I got baptised for Easter. I am set free
Published 06/04/2015 | 02:30
This morning, I drove to the swimming pool and then I went in and had a little swim and I drove home. And I am ecstatic. I am trying not to get too high about it, because obviously I have that Irish thing where you worry about being too pleased with yourself. We all know what happens if you get too high. You crash horribly and end up in the pits of despair for ages. Or life teaches you a lesson by surprising you with a catastrophe.
So basically I like to try and keep it steady Eddie, and avoid the peaks and troughs too much. I had the peaks and troughs in my day, and while the peaks can seem at times to be life as it is supposed to be lived, the very essence of joyful existence, the price you pay for that kind of thing is never really worth it.
But today, I can't help it. I am high as a kite. I didn't expect to be back in the pool today. I didn't expect to be back in the pool for quite a while. I certainly didn't expect to be back swimming for a few months. But suddenly, yesterday, the Doc said, in his understated way. "So you could try a bit of gentle breaststroke." I am actually so unused to hearing good news at this stage that I didn't recognise good news when I heard it.
I didn't recognise either the slight build-up to the momentous announcement about the swimming. I have begun to hear everything they say as, blah, blah, blah, blah. Because they are necessarily vague and also because they never have good news for me. So the pattern is usually that I wait until the blah, blah, blahing is over and then I try and catch them out with some specific questions about the medium term.
The Doc is also an understated kind of guy. Clearly, in his line of business, he, too, has had to learn to avoid the peaks and troughs. So I barely took in that he was saying that the movement was really good, that the bone was essentially nearly healed. He stopped short of actually expressing delight. But in his own way he was clearly quietly pleased with his work, and pleased that after all the freakish setbacks, we were finally in a place of rebuilding and renewal.
You get so used to disintegration that it can seem the only way. You get so used to a narrative of falling apart that that becomes your narrative in life, the only thing you hear or see anywhere. It's a Tony Soprano way of seeing the world: Everything turns to shit.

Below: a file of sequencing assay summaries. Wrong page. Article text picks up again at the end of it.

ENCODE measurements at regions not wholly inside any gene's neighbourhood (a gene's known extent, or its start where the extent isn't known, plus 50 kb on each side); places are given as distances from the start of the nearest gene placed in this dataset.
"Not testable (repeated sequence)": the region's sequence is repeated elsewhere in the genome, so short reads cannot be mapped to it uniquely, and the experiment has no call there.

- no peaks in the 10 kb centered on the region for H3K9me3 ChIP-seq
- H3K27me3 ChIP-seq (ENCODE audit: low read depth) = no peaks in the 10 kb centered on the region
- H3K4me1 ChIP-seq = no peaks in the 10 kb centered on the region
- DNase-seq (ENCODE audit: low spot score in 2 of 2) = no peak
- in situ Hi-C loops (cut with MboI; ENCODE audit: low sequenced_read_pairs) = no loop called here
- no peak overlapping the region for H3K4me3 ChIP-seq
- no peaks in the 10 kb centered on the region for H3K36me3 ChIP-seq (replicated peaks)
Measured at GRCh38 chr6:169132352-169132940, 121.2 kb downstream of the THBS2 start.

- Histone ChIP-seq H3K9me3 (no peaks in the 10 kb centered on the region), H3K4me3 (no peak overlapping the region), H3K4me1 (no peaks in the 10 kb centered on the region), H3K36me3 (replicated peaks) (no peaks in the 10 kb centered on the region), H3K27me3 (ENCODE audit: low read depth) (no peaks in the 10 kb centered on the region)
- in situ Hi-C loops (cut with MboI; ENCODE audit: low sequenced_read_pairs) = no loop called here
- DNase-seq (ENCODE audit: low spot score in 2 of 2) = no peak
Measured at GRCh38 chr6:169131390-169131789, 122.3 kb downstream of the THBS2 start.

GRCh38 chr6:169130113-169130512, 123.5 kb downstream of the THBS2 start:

So, in a way, my main physio now is to be done in the mind gym. I need to change my narrative to one of rebuilding, or renewal, of resurrection.
I also need to change it to one of driving. The jalopy had been left to die out the front of the house, a mocking reminder of what I couldn't do. So yesterday, I got someone to get it back to life again and last night I took a slow, stately, old-lady spin around the Sandymount evening in it. It turns out driving is just like riding a bike. It comes straight back to you. And this morning then I had my first purposeful drive: up to the pool.
The other geezers were glad to see me in their own way. I know how they feel. It's never good when one of the early crew disappears for a while. It reflects badly on everyone's mortality . I was too nervous for much chat. The driving had been OK but could I swim? Did I know how anymore? And would my withered arm play along?
Out to the outdoor pool then, gingerly picking my way out there, slightly fearful. And in and stretch and suddenly I am moving. Not well and not fast, but I am propelling myself along. And as my head goes down under, I am reborn. And I think of John Spillane and his song about the River Lee, and the old men who try to tempt him in to swim with them: "And they says to me, 'Johnny Boy', they says, 'Come with us. We walks up and we floats down.' And they does."
And I feel like Spillane, a boy from the deep south, baptised. And I think of Spillane's exultance in his constant rebaptism in the Lee: "I have swum in the sacred waters of the River Lee. And I have been washed clean, and I have been set free." And without getting too excited, I feel set free at last. A new phase has begun. And it's time, I bet you will be glad to hear, to put the last few months behind me.
My bedroom and The Silence of the Lambs...
By Katy Harrington
Remember that grizzly scene in The Silence of the Lambs when they get to Buffalo Bill’s basement? Well, my bedroom is creepier than that. In the clear light of day it looks like a moth-ridden killer’s den, with only recently used coffee cups and cereal bowls, plus plenty of strewn ‘fresh’ underwear as tell-tale evidence of life.
My older brother (and flatmate) has often opened the door and rolled his eyes, only to walk away again with a ‘did I miss the part in our childhood when she was captured and raised by wild dogs?’ look in his eyes. So, on my first non-hungover Saturday in months, I decide to have a clear-out, emptying the entire contents of my wardrobe and chest of drawers into an unholy mound on the floor. That part is exceptionally cathartic, it feels good to heap unwanted sh*t on the floor and then step back and feel revolted by your own consumerism. After that, I get bored and read the papers for about six hours until I need a nap, but as I have stripped everything from my bed, I sleep on a towel, covered by a collection of bobbly old cardigans.